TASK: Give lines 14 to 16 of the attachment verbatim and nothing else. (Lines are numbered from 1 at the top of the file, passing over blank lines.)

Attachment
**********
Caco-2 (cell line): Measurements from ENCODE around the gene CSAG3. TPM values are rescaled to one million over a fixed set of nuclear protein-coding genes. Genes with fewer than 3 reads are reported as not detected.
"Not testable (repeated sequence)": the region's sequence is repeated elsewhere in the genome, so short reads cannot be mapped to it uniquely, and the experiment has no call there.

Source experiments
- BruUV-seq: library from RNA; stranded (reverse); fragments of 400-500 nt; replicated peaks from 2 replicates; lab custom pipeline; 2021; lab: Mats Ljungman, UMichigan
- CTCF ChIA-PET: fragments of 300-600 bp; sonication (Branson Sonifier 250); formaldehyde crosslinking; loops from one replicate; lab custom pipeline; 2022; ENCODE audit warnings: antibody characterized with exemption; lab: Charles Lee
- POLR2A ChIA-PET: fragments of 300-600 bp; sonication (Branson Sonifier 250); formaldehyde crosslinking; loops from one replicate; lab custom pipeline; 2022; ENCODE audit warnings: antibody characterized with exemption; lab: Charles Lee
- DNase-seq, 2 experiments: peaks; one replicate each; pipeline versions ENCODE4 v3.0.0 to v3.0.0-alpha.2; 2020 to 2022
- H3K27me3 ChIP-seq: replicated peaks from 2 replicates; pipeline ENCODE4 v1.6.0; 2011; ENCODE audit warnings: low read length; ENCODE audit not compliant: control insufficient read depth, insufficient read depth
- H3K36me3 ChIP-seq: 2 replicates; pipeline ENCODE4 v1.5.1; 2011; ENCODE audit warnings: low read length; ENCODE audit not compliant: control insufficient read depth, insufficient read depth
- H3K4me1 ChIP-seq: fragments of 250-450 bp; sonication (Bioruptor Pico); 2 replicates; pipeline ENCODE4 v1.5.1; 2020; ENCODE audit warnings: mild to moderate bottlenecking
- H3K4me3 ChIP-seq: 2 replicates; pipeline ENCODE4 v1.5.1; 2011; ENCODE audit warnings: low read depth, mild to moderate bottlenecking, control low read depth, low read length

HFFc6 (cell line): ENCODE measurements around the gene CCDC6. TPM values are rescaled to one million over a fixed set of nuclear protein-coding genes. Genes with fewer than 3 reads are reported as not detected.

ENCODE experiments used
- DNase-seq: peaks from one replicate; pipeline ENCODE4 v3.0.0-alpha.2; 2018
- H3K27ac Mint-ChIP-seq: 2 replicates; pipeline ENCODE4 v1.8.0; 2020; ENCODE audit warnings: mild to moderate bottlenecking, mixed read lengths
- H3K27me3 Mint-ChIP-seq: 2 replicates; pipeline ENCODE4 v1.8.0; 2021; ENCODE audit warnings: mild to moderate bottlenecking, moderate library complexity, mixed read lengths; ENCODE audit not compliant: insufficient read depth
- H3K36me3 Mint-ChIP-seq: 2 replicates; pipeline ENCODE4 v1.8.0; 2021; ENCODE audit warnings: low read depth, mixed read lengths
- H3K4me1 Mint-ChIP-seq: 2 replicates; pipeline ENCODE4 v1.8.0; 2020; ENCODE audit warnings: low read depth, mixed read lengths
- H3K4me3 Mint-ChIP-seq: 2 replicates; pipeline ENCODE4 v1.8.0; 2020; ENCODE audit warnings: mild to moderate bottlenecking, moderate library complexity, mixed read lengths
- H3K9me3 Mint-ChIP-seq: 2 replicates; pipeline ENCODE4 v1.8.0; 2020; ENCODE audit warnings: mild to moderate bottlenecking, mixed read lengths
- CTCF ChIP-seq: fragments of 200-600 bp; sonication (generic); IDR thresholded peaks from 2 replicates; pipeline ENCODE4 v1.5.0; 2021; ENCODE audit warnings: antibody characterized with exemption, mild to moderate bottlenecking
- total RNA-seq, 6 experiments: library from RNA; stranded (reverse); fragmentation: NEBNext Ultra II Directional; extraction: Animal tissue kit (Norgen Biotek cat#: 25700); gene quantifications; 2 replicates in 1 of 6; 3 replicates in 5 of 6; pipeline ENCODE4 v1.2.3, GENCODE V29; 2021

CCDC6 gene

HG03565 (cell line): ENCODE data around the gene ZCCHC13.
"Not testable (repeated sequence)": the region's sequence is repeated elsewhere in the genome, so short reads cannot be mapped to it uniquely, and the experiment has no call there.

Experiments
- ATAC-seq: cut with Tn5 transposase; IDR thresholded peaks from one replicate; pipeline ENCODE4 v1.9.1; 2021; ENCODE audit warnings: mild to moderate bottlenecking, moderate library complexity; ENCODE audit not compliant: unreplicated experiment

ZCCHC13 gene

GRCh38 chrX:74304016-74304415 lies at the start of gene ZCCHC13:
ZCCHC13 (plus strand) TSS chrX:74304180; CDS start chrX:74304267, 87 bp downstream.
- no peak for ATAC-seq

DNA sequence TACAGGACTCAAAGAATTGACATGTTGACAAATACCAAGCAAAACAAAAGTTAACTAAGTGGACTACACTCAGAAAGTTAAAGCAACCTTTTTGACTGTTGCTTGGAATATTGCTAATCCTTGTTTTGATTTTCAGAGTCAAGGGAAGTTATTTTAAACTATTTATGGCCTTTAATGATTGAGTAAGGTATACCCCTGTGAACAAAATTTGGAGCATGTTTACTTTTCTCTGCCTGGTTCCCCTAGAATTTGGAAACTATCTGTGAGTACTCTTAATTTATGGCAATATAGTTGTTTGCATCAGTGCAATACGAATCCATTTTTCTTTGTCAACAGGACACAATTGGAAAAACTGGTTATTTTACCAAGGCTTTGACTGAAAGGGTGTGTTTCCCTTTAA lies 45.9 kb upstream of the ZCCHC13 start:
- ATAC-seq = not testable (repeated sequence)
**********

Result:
- DNase-seq: peaks from one replicate; pipeline ENCODE4 v3.0.0-alpha.2; 2018
- H3K27ac Mint-ChIP-seq: 2 replicates; pipeline ENCODE4 v1.8.0; 2020; ENCODE audit warnings: mild to moderate bottlenecking, mixed read lengths
- H3K27me3 Mint-ChIP-seq: 2 replicates; pipeline ENCODE4 v1.8.0; 2021; ENCODE audit warnings: mild to moderate bottlenecking, moderate library complexity, mixed read lengths; ENCODE audit not compliant: insufficient read depth